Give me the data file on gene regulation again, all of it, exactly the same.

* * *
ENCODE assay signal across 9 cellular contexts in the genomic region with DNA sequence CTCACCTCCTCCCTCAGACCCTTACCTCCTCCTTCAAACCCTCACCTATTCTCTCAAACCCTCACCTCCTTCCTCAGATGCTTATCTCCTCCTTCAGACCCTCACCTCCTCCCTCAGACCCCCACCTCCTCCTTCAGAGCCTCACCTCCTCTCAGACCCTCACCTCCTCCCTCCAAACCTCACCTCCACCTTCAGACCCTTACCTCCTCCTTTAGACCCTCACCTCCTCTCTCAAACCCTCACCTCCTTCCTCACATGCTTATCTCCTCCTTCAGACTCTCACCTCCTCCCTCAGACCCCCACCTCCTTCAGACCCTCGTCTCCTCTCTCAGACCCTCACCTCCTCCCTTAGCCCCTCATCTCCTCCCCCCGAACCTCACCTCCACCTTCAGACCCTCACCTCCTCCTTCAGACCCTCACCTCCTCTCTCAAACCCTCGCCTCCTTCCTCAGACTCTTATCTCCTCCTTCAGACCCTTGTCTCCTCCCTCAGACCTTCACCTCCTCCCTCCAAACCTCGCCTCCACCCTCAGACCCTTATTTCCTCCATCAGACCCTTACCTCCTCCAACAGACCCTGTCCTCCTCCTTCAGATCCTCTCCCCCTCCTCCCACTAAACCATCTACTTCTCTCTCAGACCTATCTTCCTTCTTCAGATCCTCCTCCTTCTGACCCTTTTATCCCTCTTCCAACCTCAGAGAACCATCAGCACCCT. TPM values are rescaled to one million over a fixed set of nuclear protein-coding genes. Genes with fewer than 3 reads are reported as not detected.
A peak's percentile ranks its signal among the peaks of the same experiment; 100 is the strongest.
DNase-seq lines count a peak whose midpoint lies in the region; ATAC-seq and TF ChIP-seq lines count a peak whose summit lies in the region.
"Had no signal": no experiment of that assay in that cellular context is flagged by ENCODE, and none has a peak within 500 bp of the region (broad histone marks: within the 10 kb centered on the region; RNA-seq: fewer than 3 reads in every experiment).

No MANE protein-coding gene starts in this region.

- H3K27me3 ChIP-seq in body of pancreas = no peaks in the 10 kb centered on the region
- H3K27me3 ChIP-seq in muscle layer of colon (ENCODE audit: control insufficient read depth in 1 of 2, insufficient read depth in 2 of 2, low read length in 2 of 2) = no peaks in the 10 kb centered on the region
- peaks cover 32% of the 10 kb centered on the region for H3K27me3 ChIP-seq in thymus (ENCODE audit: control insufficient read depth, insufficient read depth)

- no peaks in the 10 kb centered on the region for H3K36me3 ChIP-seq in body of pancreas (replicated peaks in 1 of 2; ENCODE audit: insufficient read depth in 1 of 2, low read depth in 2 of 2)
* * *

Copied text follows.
ENCODE assay signal across 9 cellular contexts in the genomic region with DNA sequence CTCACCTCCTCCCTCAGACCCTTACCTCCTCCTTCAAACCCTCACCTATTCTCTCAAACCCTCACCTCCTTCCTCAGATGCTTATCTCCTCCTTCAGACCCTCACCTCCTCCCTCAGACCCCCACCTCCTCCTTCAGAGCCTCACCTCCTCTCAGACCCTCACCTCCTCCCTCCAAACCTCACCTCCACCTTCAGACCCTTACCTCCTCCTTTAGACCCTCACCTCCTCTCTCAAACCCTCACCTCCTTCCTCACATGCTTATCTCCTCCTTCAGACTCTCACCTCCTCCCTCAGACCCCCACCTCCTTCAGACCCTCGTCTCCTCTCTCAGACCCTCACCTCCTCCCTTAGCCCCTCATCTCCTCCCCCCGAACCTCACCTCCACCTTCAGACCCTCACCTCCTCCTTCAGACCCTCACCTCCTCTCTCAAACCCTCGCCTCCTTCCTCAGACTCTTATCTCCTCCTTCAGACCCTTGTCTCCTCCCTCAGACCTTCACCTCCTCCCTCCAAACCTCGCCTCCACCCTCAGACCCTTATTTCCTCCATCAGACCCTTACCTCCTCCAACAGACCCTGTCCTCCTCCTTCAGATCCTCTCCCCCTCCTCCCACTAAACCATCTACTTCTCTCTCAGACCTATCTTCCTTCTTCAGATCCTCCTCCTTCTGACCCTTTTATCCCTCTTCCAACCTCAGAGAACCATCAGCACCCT. TPM values are rescaled to one million over a fixed set of nuclear protein-coding genes. Genes with fewer than 3 reads are reported as not detected.
A peak's percentile ranks its signal among the peaks of the same experiment; 100 is the strongest.
DNase-seq lines count a peak whose midpoint lies in the region; ATAC-seq and TF ChIP-seq lines count a peak whose summit lies in the region.
"Had no signal": no experiment of that assay in that cellular context is flagged by ENCODE, and none has a peak within 500 bp of the region (broad histone marks: within the 10 kb centered on the region; RNA-seq: fewer than 3 reads in every experiment).

No MANE protein-coding gene starts in this region.

- H3K27me3 ChIP-seq in body of pancreas = no peaks in the 10 kb centered on the region
- H3K27me3 ChIP-seq in muscle layer of colon (ENCODE audit: control insufficient read depth in 1 of 2, insufficient read depth in 2 of 2, low read length in 2 of 2) = no peaks in the 10 kb centered on the region
- peaks cover 32% of the 10 kb centered on the region for H3K27me3 ChIP-seq in thymus (ENCODE audit: control insufficient read depth, insufficient read depth)

- no peaks in the 10 kb centered on the region for H3K36me3 ChIP-seq in body of pancreas (replicated peaks in 1 of 2; ENCODE audit: insufficient read depth in 1 of 2, low read depth in 2 of 2)